on EQ boards, no common method up to you really.

#004
Replacing inductors, see Alex's posts & investigation  [ insert link ] suitable replacements from
Cinemag & Carnhill. All other fixes should be performed first to possibly save you money.

#005
81: Hiss on EQ: replace BC557 transistors X [insert designation] on all four EQ-amp pcbs with lower noise type
(BC2*** or BC560C)


<< PREAMP-CLICKS >>

#101
Popping on gain control between line & mic settings, a couple fixes but quickest & easiest
is to lose one position by lifting resister X [insert designation], see full thread for other methods.



<< SAFETY >>

#201
Check the fuse-rating and adjust when needed (according to your local mains-voltage).



<< SIGNAL-TRANSFORMERS >>

#901
As reported (thanks Roddy), replacing the signal transformers by more expensive types won't improve as much as one
would hope/expect. Unless the stock ones in your unit happen to be faulty/ringing, they're decent.





      [ first bunch of info from Greg, edited & added stuff, last update: 2010-06-04 ]




For now, let's compile questions & things we're wondering:


What is it:

* sound ?

* can we have a look at the three final schematics upon which these units were actually built ?
(especially for the hybrid-81: does it indeed have the cl-A output ?)


Mod-candidates ?

* quality of iron ?

* quality of caps ?

* quality of switches ?



etc...



Cheers,

  Peter
Title: [ACMP investiupgradifications] All things PREAMP
Post by: clintrubber on May 19, 2008, 09:24:29 AM
With the payment-deadline done I guess Chance & Randy deserve a well deserved rest for the upcoming months....  :thumb:

With those payment-arrangements now out of the way & before everybody goes back to doing his/her own things, it now may a good moment to try to sort out the remaining open questions as much as possible.

I'd appreciate it if for instance the tech-behind the scenes would chime in with more info about what's actually under the hood of the three preamps. Could the used schematics perhaps be shared ? Or could some questions be passed on to him ? etc...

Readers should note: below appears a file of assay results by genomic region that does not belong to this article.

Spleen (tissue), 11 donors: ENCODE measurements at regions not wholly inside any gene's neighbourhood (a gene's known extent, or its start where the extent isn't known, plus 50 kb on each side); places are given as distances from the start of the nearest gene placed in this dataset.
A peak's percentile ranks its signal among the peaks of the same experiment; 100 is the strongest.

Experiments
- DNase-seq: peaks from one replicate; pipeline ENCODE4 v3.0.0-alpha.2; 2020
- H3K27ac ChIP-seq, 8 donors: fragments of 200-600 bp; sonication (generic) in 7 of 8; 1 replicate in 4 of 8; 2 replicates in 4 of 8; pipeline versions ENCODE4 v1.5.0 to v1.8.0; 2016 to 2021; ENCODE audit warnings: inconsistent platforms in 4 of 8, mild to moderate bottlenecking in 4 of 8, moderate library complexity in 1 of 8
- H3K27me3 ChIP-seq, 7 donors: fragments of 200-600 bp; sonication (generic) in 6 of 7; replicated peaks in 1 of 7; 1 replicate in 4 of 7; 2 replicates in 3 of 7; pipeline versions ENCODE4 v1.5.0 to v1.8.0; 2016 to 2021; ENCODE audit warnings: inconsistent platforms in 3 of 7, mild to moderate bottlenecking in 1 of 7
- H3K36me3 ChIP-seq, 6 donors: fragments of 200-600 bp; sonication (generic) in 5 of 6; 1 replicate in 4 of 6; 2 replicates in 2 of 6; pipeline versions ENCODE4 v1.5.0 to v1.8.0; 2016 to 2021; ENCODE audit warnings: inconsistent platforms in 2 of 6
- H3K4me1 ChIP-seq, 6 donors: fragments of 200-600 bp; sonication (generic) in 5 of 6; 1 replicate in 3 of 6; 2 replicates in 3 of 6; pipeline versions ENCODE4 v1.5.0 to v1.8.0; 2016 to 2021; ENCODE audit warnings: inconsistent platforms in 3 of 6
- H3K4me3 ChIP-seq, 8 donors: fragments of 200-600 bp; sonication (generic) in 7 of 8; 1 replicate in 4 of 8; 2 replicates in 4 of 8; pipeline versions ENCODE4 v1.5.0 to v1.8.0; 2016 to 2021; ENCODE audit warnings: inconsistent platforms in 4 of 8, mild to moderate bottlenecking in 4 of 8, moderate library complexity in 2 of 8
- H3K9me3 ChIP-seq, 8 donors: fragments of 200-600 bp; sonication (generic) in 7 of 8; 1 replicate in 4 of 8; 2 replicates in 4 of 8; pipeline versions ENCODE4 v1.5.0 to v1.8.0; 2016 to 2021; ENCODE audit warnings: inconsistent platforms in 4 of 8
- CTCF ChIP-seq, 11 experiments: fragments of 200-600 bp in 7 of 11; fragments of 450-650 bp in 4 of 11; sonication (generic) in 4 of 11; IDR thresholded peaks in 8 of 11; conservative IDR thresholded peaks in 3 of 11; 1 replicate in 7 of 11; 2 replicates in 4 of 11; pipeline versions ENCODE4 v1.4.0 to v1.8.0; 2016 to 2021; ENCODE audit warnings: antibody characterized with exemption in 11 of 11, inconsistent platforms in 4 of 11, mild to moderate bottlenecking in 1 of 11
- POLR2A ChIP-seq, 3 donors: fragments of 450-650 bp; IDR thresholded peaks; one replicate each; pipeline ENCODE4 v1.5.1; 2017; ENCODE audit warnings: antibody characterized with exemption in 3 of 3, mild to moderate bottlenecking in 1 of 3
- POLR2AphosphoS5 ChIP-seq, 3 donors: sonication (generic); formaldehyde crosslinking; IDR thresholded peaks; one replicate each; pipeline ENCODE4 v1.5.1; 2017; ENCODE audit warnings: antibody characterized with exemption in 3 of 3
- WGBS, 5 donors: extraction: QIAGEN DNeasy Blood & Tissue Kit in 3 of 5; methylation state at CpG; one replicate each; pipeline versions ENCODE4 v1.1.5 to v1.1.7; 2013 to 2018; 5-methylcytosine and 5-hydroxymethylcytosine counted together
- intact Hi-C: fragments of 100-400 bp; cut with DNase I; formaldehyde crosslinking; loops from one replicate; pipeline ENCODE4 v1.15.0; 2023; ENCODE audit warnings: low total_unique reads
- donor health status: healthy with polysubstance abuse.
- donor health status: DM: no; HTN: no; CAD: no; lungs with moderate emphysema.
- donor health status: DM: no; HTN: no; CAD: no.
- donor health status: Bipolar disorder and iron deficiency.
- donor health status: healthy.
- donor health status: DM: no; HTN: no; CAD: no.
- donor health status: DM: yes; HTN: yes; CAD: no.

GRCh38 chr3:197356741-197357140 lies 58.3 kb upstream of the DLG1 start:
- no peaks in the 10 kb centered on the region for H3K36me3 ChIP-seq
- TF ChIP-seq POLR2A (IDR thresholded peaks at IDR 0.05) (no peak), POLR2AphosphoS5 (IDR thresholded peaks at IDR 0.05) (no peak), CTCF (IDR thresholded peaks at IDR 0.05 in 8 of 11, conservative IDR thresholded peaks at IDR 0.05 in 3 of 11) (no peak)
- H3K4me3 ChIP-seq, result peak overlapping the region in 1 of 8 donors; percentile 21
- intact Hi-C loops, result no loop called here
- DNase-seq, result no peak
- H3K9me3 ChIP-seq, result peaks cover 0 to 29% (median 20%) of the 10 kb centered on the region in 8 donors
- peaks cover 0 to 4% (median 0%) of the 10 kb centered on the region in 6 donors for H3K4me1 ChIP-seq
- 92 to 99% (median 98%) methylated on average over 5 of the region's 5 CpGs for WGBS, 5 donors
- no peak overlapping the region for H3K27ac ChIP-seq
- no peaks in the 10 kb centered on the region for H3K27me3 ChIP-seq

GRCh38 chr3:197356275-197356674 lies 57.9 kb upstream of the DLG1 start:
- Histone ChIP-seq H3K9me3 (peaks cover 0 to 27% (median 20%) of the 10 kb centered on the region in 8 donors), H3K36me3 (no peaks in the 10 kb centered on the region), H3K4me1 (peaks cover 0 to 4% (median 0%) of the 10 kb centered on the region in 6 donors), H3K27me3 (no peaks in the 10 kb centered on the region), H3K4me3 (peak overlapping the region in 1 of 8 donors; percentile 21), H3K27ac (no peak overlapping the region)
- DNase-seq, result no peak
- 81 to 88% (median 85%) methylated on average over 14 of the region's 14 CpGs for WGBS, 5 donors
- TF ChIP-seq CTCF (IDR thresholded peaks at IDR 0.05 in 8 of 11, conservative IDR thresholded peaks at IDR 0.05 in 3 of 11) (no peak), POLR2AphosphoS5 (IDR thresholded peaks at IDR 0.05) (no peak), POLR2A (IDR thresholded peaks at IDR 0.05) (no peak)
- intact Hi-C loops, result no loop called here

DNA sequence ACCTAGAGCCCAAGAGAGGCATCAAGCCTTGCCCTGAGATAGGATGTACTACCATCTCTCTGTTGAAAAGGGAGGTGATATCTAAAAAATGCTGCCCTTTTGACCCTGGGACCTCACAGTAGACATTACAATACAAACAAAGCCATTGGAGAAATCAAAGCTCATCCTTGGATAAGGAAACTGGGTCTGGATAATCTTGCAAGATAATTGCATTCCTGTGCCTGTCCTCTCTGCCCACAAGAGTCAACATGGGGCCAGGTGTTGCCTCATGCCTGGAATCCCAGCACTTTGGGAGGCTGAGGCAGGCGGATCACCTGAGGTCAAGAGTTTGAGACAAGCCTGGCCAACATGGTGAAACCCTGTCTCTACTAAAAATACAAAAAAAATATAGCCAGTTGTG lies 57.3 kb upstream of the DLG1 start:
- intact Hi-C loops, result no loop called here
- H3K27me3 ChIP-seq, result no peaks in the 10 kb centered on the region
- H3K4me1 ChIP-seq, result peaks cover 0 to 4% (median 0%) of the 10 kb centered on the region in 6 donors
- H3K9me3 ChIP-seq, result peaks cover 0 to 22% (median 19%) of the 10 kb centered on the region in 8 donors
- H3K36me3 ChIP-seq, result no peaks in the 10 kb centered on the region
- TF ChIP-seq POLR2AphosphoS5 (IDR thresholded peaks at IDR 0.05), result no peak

Thanks,

  Peter
Title: [ACMP investiupgradifications] All things PREAMP
Post by: okgb on May 19, 2008, 10:20:57 AM
Are there schematics  ? or is this a " refined " design offered by the
manufacturer . Does any other company put out the same three preamps ?
 I would think at least better photo could be offered .

 Likely any of the compenents could be replaced wit higher quality parts ,
but which would make the most improvment ?
Title: [ACMP investiupgradifications] All things PREAMP
Post by: clintrubber on May 19, 2008, 10:44:11 AM
Quote from: "okgb"
Are there schematics  ? or is this a " refined " design offered by the
manufacturer . Does any other company put out the same three preamps ?
 would think at least better photo could be offered .

The 'picture' is not fully clear to me (in both ways  :wink: ); as we understood they're based on what an US-tech near Chance prescribed, but from the info from Jakob one would conclude they're a Chinese initiative.
If it's the former one would hope/think schematics are available and could be shared (since the stuff it's all based upon is public, and the mods/approach won't be rocket-science).  

Quote
Likely any of the compenents could be replaced wit higher quality parts ,
but which would make the most improvment ?

Apart from the obvious replacement of the lockwashers (http://www.groupdiy.com/index.php?topic=27806) I guess the TXs... but that's an too-easy guess... Those boxes first need to be heard as is of course, and at least for me the aim is not that they should sound like 'them'; I just want a nice fat sounding preamp.